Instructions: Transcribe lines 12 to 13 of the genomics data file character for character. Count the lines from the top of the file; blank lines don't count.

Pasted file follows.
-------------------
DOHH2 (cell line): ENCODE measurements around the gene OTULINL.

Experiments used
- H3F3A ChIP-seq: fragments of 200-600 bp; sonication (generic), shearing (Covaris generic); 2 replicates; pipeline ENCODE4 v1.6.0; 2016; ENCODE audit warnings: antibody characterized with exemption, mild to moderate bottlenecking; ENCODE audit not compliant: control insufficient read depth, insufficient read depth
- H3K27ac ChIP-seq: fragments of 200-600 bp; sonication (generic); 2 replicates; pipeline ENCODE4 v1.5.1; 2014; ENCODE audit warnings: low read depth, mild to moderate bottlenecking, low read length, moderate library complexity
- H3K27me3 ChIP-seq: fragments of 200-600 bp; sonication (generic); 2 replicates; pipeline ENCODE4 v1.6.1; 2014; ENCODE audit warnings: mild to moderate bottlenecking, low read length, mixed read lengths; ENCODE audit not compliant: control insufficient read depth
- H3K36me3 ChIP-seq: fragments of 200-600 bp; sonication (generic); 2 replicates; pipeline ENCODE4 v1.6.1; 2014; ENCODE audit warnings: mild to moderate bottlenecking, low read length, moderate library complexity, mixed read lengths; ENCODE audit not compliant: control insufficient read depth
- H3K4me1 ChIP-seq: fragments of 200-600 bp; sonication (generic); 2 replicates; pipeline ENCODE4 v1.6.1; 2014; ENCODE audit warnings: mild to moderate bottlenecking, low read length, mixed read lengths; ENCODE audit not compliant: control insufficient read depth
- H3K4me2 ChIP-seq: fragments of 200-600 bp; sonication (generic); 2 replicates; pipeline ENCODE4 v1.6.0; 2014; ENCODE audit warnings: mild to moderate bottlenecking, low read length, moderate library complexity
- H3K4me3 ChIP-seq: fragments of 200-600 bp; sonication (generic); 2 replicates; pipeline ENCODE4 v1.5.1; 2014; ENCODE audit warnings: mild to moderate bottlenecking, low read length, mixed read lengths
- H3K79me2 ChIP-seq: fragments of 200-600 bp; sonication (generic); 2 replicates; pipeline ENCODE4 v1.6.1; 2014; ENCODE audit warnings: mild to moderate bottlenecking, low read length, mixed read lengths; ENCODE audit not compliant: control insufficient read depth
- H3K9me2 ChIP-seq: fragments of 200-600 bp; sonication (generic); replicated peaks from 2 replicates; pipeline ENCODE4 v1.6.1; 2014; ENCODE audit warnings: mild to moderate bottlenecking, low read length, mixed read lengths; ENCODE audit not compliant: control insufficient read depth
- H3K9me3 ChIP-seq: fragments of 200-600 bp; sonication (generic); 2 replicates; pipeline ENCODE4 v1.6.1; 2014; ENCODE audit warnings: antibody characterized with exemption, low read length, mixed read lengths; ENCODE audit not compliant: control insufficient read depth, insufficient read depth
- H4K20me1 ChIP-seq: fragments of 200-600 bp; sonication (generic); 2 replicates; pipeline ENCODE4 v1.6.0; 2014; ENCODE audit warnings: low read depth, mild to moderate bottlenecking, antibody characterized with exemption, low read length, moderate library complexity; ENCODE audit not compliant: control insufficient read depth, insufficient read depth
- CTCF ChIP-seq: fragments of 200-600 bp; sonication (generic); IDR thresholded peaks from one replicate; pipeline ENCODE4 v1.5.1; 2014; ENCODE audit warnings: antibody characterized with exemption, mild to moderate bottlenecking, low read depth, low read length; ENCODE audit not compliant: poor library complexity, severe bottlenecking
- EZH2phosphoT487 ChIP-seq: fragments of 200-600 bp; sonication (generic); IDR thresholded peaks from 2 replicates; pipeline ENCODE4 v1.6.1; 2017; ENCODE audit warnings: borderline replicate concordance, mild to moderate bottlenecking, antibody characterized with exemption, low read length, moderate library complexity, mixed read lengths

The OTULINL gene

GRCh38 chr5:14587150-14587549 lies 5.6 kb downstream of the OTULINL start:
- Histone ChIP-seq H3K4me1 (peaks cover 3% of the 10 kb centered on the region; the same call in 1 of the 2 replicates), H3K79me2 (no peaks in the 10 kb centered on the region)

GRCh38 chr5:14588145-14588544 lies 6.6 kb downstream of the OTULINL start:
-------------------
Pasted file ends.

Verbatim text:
- H3K9me3 ChIP-seq: fragments of 200-600 bp; sonication (generic); 2 replicates; pipeline ENCODE4 v1.6.1; 2014; ENCODE audit warnings: antibody characterized with exemption, low read length, mixed read lengths; ENCODE audit not compliant: control insufficient read depth, insufficient read depth
- H4K20me1 ChIP-seq: fragments of 200-600 bp; sonication (generic); 2 replicates; pipeline ENCODE4 v1.6.0; 2014; ENCODE audit warnings: low read depth, mild to moderate bottlenecking, antibody characterized with exemption, low read length, moderate library complexity; ENCODE audit not compliant: control insufficient read depth, insufficient read depth